It’s pretty easy to satirize warmongers, as they have been killing human beings since the dawn of history.
This film also affected politics in real life. Scenes were shown to Congress during hearings talking about whether crucial information could reach the right people in a nuclear emergency. Actual changes in policy were created to ensure that scenarios like those in this movie could never happen.
GOOD STUFF: Much more of a comedy than I expected! Some of the situations, when described via plot summary, sound kind of dry. But as scenes in the movie, they are often absurdly hilarious.
Watching the movie, experience wise, seems to be an exercise in ridiculousness. Works for me!
NEUTRAL STUFF: Hmm, maybe they should have kept the original ending? I don’t know. It sounds like one of the most insane movie endings ever. But it’s true that it doesn’t quite fit in with the rest of the movie.
BAD STUFF: Normally I’d put “being old” as a big, bad, automatic “BAD STUFF” criteria. But in this case, a lot of the plot elements — military, nuclear bombs, mutually assured destruction — are nearly as applicable in 2010 as they were in 1964. Even the brands used — Coca-Cola, DoubleMint gum — are obviously recognizable today. (Even if DoubleMint did ruin their gum by changing their 90-year traditional gum into a shitty new flavor crystal-based, thinner, rot-able, inferior variant.)
CONCLUSION: Okay… This was way more funny and ridiculous than I thought. I probably should have watched this long ago, but I’m glad I waited until I could see it in HD, for what it’s worth. I was surprised by how relevant this movie is, even today. It only seemed a bit dated, and it didn’t matter for the comedic and satire purposes of this movie. It was damn funny, damn ridiculous… And actually kind of scary, when you think about the fact that about half of people on our planet are really like this. Anyway, for old-movie-haters like Carolyn and I, this was a very pleasant surprise.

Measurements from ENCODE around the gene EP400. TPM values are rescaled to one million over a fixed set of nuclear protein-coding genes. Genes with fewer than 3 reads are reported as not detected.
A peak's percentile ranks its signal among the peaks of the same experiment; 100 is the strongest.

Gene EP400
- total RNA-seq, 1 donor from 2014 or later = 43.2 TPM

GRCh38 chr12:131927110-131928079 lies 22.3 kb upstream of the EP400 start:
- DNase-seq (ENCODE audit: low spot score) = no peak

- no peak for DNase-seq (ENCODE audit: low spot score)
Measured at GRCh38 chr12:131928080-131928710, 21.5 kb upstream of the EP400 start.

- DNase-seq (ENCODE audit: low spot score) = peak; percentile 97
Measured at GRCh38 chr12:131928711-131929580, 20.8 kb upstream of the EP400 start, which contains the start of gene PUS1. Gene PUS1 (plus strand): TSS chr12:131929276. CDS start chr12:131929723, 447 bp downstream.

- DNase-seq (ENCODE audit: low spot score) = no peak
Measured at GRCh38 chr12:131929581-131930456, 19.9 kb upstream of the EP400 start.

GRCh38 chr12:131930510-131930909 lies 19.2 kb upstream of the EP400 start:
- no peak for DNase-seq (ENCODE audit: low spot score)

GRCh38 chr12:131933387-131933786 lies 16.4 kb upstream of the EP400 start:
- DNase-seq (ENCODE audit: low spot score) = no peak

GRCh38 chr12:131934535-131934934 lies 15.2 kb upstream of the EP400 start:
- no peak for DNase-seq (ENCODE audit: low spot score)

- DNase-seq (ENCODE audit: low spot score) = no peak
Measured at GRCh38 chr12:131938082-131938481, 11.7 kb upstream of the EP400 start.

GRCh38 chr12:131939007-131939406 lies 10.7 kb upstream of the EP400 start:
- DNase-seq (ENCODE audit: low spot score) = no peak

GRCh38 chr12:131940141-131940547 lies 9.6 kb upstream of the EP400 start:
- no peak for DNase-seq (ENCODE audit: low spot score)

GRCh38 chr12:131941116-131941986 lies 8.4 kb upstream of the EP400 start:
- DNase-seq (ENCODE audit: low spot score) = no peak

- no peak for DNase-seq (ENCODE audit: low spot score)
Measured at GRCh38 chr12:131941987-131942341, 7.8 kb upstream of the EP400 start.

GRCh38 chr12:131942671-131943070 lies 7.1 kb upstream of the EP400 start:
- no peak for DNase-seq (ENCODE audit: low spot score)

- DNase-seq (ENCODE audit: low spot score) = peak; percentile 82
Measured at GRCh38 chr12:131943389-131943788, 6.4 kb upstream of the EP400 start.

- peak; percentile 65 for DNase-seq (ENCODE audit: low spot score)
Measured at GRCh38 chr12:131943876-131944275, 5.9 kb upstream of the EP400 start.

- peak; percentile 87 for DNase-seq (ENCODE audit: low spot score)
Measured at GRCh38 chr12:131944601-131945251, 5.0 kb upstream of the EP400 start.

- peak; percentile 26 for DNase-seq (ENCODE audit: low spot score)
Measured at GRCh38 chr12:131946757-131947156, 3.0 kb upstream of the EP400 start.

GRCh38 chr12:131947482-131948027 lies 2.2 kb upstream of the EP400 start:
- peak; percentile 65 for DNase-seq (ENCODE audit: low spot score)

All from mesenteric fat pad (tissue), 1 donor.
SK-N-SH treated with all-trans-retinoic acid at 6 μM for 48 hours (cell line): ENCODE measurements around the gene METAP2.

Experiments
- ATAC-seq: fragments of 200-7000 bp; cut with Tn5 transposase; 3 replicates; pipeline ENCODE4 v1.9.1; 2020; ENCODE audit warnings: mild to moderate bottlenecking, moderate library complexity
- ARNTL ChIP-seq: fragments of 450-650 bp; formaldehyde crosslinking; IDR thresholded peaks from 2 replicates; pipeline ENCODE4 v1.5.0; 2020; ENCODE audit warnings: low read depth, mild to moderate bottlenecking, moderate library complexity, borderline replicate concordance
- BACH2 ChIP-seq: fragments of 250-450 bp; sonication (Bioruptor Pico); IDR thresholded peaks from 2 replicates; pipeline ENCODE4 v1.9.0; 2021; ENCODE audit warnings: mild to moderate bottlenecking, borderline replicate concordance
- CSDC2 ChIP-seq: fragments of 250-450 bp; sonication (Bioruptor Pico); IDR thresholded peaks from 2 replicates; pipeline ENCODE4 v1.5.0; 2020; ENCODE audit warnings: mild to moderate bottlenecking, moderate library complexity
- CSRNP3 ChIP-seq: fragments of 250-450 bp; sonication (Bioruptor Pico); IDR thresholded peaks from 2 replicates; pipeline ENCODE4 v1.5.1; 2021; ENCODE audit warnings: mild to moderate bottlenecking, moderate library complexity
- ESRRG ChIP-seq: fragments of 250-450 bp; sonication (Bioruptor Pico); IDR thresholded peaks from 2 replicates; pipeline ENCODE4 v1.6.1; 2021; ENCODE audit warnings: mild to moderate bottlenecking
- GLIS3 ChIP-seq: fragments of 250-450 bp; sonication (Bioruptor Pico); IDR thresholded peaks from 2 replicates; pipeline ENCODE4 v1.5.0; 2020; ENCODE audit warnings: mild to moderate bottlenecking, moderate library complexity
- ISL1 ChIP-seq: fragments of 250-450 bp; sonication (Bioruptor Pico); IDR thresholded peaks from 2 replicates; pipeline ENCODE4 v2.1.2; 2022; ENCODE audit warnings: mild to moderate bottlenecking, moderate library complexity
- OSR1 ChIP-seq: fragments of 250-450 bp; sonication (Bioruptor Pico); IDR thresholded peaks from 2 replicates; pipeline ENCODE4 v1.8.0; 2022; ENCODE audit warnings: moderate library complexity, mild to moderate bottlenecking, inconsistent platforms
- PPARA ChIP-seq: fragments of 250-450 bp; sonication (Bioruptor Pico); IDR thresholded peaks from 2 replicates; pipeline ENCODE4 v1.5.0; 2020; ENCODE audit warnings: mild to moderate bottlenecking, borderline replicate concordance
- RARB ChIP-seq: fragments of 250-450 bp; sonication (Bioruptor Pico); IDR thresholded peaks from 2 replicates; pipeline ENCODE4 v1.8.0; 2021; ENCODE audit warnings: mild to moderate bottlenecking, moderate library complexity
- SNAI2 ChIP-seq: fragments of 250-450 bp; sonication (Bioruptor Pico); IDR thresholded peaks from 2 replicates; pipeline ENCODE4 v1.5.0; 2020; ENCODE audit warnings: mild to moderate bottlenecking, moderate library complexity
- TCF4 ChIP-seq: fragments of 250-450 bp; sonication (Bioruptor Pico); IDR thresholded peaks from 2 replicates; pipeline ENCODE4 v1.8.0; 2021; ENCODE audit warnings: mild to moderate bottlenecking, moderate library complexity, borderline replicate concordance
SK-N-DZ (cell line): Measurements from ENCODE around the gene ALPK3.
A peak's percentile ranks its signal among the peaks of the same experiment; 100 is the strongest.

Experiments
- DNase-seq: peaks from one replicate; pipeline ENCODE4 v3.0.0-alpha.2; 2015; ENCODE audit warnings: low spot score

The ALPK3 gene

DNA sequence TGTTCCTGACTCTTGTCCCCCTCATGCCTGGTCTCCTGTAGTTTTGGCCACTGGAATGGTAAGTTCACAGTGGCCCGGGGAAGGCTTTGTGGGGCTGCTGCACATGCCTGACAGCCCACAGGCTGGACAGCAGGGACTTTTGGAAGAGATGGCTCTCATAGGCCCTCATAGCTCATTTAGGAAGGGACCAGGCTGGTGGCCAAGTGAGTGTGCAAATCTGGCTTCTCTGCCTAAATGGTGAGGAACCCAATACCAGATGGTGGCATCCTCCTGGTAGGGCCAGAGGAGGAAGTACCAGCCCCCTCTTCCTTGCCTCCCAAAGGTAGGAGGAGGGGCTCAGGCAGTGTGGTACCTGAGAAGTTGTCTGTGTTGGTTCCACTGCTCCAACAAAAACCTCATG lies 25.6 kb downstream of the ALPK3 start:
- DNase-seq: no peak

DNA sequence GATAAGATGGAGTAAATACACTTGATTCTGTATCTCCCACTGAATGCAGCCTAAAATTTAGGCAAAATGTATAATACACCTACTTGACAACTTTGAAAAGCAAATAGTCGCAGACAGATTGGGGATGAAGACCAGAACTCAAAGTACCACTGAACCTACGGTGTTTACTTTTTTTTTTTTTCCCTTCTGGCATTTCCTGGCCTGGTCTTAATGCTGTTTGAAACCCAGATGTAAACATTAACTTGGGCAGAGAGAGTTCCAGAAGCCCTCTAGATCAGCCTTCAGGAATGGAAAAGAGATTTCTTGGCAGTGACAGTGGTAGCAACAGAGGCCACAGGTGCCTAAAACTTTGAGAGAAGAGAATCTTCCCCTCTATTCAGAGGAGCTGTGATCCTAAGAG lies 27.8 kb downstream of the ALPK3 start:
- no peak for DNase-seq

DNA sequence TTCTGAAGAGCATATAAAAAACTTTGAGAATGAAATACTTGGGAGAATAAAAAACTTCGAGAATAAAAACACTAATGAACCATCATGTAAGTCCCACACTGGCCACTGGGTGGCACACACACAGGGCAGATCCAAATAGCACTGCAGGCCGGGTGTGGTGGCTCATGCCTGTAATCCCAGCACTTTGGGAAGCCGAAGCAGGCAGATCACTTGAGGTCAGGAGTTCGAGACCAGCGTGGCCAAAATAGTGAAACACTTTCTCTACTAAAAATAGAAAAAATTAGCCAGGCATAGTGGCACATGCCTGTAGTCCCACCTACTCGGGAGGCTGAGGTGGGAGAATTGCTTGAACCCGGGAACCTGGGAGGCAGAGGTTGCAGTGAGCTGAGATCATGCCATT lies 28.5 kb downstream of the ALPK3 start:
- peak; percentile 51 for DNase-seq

Clint: Netflix: 4.2/5 stars. IMDB: 8/10.
Carolyn: Netflix: 3/5 stars. IMDB: 7/10.
The native public rating for this movie is: IMDB: 8.6/10 (34th highest rated movie ever, though females under 18 and over 45 don’t like it nearly as much), Netflix: 4.0/5 stars (Netflix‘s predicted rating for us was 3.5/5 stars–likely estimated lower than average because we tend to dislike anything old and dated).
RECOMMENDATION: Don’t shy away from this movie just because it’s old! It’s actually aged quite well, like a fine wine.
“Gentlemen, you can’t fight in here! This is the War Room!”
“Mandrake, have you ever seen a Commie drink a glass of water?”
“You don’t think I’d go into combat with loose change in my pocket, do you?”
COMMENTS FROM FRIENDS:
Anonymous: “I put it on once for several friends who came over tripping…that went over really well, but also left them kinda dazed – so funny, but also what it was really saying…..he he he…..that was a good experiment, good results….”
Neil F: “I’m actually surprised that you haven’t watched this. It really is one of the best of Mr. Sellers career.”
Neal MD: “how have you never seen this before? :\”
iDRMRSR: “Shakes head sadly. How many generatians haven’t seen this classic because it’s “old” and in B&W too! I suppose one day young viewars won’t evan undarstand the Nazi referances, too!” He also offered up this article about the movie.
Scott Smith: “Never not funny. Worth watching Fail Safe to fully appreciate the humor here.”
Stacy McM: “Interestingly, I know a couple guys who flew nuke bombers during the cold war, and both are huge fans of this film”
Music: Voivod – Negatron
Filed under: Carolyn
via WordPress http://clintjcl.wordpress.com/2014/09/11/video-movies-review-dr-strangelove-or-how-i-learned-to-stop-worrying-and-love-the-bomb-1964/
(September 11, 2014 at 07:06AM)